The girls started screaming. Some of the boys joined them. One of those boys might have been me.
The thing was huge, more than twice as tall as a human. It had a hairy, ape-like body and a neanderthal type of face. But definitely the face of a person, not an animal. Something about it felt familiar but it wasn’t until a soldier called out, “Ogre!” that the pieces fell into place.
Hearing that word put everything together for me in one mind-blowing moment of clarity. I knew where I was. The fairy, the ogre, the soldiers with swords… this was an RPG.
I had played dozens of similar video games, I recognised all the classic tropes of a fantasy setting, but these weren’t computer graphics. I hadn’t tried Oculus Rift, or any of the latest virtual reality devices, but I was pretty sure they hadn’t got to this stage yet. Everything, from the grass under my feet to the clouds in the sky not only looked like the real thing, I felt the wind against my skin and smelled the musty scent of plants and trees.
The ogre, a classic RPG mob, didn’t quite match what I’d expect in game, but it was close enough. A large humanoid creature that looked primitive and angry. It roared and lunged, pounding the ground with its gigantic fists.
The soldiers formed a semi-circle around the ogre, waving and shouting at it. If it moved to attack one of them, a soldier on the other side would start calling it.
“Hey, dummy. Over here! Over here!”
Spoilt for choice, the stupid thing looked this way and that trying to decide who to kill first. And then Captain Grayson appeared on the creature’s shoulder.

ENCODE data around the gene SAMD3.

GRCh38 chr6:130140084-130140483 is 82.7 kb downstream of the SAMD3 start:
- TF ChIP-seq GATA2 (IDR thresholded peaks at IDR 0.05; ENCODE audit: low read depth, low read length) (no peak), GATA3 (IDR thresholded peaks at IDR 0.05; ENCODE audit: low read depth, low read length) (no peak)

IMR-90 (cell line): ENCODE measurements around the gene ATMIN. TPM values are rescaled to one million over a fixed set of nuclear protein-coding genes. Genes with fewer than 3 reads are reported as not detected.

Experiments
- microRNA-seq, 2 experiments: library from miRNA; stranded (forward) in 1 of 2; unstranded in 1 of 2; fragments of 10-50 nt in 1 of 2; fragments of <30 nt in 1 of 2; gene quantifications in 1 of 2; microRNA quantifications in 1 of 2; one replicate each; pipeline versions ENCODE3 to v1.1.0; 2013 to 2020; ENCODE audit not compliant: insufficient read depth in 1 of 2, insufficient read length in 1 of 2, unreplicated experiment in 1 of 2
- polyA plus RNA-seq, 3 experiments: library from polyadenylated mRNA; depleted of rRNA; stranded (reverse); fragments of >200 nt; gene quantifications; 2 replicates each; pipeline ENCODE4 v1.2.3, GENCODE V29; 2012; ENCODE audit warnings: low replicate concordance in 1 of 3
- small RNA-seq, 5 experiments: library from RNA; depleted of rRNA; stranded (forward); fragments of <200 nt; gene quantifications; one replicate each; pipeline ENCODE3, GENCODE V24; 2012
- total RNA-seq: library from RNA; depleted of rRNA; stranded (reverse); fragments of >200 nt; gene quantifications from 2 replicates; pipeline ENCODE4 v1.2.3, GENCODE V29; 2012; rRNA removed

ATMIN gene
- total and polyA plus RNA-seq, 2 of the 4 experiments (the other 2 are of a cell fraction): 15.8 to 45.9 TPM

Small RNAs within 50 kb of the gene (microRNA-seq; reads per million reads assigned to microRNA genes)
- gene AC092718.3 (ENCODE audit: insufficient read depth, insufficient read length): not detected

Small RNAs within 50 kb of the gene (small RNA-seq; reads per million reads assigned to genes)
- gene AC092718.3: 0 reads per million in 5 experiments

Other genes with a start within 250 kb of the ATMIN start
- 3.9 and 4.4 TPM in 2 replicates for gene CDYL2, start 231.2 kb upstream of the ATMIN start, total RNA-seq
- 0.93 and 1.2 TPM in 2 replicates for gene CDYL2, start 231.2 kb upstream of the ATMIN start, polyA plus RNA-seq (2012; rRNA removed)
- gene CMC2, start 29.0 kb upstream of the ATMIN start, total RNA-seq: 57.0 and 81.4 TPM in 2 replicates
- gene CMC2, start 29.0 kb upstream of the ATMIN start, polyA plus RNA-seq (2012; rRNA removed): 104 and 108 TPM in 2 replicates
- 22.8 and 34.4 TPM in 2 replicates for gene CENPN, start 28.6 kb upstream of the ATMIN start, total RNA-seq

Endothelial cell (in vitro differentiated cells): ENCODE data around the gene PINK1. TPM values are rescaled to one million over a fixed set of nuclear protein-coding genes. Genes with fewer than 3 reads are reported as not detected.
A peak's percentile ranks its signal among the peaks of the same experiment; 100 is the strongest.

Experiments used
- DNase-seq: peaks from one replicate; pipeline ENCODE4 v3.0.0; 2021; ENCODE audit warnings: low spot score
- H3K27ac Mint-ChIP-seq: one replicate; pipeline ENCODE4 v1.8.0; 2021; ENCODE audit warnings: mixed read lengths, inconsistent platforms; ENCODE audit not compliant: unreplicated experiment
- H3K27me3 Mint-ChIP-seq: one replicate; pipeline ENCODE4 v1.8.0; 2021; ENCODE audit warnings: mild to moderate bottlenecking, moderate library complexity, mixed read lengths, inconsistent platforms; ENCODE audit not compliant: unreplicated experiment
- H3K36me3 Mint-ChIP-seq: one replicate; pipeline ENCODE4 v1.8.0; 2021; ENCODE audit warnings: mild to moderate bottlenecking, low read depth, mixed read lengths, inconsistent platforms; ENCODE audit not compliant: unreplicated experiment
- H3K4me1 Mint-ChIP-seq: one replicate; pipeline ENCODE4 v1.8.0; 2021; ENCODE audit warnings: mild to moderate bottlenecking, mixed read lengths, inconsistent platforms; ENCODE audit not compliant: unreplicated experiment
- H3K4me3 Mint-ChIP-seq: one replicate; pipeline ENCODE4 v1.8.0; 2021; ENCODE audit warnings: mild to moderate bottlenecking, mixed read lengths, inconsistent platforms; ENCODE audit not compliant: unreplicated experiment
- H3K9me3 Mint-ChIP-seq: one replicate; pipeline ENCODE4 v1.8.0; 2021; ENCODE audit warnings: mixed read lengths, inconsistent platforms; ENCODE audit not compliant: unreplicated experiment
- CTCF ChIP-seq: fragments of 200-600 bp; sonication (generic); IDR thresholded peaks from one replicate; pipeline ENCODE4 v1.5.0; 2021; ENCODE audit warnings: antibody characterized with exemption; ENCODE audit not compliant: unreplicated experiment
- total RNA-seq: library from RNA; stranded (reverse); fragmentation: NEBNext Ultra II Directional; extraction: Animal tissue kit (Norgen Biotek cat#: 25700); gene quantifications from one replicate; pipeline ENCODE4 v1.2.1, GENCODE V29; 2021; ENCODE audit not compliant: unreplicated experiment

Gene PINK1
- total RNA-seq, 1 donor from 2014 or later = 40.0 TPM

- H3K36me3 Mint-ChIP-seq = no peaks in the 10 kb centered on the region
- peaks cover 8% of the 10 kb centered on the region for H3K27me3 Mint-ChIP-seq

How he got up there, and how he did it without the ogre noticing, I have no idea, but by the time it realised, the Captain had his sword plunged into its tree-trunk-like neck.
The ogre’s scream was even more terrifying than its roar and a geyser of blood shot into the air. Plenty of screams were added to the mix from the people behind me. I realised while I watched the fight unfold like a cut-scene in a game, the others had all sensibly retreated to the other end of the clearing. But I couldn’t accept what I was seeing was real and just stood there.
Captain Grayson clung on to his embedded sword as the ogre thrashed about trying to grab him but ending up spinning in circles like a dog chasing its tail. Blood sprayed in all directions. I jumped back to avoid getting covered in it.
The ogre slowed and finally collapsed, first to its knees, then flat on its face. Its last act was to loudly evacuate its bowels, ejecting a mass of green-black sludge that filled the air with a disgusting stink they’ll never be able to recreate at your local IMAX.
I walked closer to the dead monster and reached out to touch it, wanting to prove to myself it was some kind of hologram. It couldn’t possibly be real.
“Don’t,” said Grayson as he rolled off its back and wiped his sword on the grass. “They sometimes carry diseases.”
I snatched back my extended hand. The last thing I wanted was to take damage from some random debuff. I was even starting to think like I was in a game.